5786 Columbus Square (near intersection of SR 161/East Dublin-Granville Road Cleveland Avenue)
Open: Monday-Thursday, 11am – 10pm, Friday 11am to 11pm, Saturday 9am to 11pm, Sunday 9am to 9pm
Breakfast from 9am to noon on Saturday and Sunday
(Reader warning: There is a long lead in to the meat of the story.)
The aim of alt eats is to make connections. We want to connect you with new cultures, cuisines, areas of the city, and ultimately, the people behind the counter and in the kitchen. The stories of the people that make the food are often as important as the food they create.
Food has a way of bringing people together. Taco Drew met CMH Gourmand at a beer tasting via Columbus Underground. CMH Gourmand met Hungry Woolf at a North Market cooking class. The three of us went on to join Slow Food Columbus. Then we created Taco Trucks Columbus which introduced us to more people and places we would not have met any other way. It seems each person we meet or tweet with or e-mail, adds to the melting pot of alt eats with a restaurant lead, suggestion or feedback. Adding more people to the alt eats team has helped us spice up the content as well.
Food continues to connect us with new people. We met Abdi Roble from the Somali Documentary Project at a Social Media Conference. This prompted us to ask him to share a meal with us to help us better understand and appreciate Somali food and culture. We met with Abdi and his wife Fatima as well as Ismail, another acquaintance from the Somali Documentary Project for a meal. Fatima suggested a last minute change of venue which led us to the newly opened Solay Bistro.
Most of the Somali restaurants in Columbus are clustered near Cleveland Avenue, but there are 3 or 4 outposts on the West side of town. One of these is Sabrina’s. Tucked away off Georgesville Road, it is a small cafe run by a Somali family who made their way to Columbus via Kenya. Sabrina’s has a limited menu and seems part restaurant, part coffee shop.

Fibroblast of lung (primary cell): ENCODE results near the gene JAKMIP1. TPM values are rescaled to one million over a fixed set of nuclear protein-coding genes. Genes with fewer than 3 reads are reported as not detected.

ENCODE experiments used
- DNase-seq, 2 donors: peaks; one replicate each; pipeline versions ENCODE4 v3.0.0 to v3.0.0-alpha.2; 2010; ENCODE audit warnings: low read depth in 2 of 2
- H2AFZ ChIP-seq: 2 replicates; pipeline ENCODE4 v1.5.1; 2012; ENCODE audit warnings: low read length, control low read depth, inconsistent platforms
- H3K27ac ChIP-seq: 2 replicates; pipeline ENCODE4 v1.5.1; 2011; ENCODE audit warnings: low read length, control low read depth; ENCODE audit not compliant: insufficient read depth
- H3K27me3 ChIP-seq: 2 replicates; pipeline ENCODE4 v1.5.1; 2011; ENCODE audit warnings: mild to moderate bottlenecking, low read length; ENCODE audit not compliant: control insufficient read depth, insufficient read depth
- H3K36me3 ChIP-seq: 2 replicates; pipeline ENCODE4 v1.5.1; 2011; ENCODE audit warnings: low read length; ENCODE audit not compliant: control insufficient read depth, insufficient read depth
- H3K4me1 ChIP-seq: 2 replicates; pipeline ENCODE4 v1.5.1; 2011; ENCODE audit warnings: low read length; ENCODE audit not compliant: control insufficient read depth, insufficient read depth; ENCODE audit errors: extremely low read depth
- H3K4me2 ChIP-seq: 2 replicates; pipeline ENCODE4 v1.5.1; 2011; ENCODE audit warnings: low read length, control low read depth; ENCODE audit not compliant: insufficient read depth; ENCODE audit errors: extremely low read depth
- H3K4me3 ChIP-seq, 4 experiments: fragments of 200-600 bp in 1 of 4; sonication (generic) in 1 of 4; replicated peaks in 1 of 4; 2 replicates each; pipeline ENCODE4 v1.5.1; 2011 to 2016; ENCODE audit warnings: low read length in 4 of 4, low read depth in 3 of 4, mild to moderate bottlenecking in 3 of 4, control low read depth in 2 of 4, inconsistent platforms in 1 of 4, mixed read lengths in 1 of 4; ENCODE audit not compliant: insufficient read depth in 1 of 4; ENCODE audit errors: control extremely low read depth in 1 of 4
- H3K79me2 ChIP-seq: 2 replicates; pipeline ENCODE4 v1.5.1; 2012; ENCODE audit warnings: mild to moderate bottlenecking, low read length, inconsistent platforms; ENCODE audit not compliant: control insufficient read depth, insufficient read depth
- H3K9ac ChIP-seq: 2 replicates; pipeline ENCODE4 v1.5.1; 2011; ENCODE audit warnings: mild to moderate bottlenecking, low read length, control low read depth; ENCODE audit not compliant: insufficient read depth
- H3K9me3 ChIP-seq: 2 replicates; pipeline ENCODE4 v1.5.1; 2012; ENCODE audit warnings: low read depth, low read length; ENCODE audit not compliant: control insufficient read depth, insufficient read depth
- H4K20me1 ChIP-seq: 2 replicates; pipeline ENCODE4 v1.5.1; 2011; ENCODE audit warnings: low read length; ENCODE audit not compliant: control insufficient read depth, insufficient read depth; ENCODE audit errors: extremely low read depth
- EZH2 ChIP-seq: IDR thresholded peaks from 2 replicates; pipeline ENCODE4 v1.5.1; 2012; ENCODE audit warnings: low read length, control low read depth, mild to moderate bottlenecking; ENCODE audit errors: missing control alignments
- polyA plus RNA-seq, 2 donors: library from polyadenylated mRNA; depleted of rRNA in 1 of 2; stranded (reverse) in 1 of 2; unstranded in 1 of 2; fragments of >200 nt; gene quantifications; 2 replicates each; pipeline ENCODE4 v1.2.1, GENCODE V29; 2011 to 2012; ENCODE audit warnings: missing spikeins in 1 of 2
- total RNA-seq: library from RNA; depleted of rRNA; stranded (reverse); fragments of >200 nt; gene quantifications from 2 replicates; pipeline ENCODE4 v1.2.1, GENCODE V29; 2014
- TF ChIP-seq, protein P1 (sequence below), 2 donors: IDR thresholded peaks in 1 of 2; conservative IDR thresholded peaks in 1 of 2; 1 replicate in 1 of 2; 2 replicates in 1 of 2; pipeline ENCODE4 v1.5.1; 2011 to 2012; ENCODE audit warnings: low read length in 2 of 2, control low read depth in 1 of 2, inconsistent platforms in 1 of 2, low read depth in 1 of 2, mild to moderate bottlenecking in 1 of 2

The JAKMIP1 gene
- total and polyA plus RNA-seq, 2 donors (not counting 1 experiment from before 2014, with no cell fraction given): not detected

Most of the menu is made up of seven appetizers, and those available (four on the day we visited) are displayed in a heated display case. We started with a mandhaazi, which we were told was a Kenyan speciality (the only one on the menu). A mandhaazi (above, right) is similar to a donut – a triangular fried bread, not really sweetened, and best, I’m sure, when both fresh and served with tea or coffee.
Next were bajiya which the menu describes as ’round stylish bean mash, mixed with saffron recipes and deep fried’. It seems that these are commonly made with black eye peas, but I am not sure what the bean was in this case. We were not able to detect the saffron but it seemed to contain some red pepper. It was reminiscent of falafel, but drier and would have benefitted from some sort of dip or chutney.
The sambusa’s were easily our favorite appetizer – crispy fried shells filled with shredded chicken, onion, and garlic and well spiced. According to the menu fillings vary and fish and meat sambusas are also available. I was a little disappointed not to be able to try the najakho (boiled egg enveloped in mashed potato).
As with other Somali restaurants we have found that the menu only loosely reflects what is available. The menu lists three main dishes: steak sub, chicken sub and baked chicken with rice, but we were told that we could have meat, chicken or fish with rice. We opted for the chicken with rice which also came with a small iceberg lettuce side salad and a banana. The chicken was extremely moist and heavily seasoned with black pepper and cardamon. The rice was also cooked with cardamon. We were also given a small dish of a green chili chutney. I found this simple dish satisfying but not overly exciting.
Sabrina’s is a sound but limited Somali option for west siders. As is usual with Somali cuisine, vegetarian dishes are not well represented, although the bajiya and mandhaazi were meatless.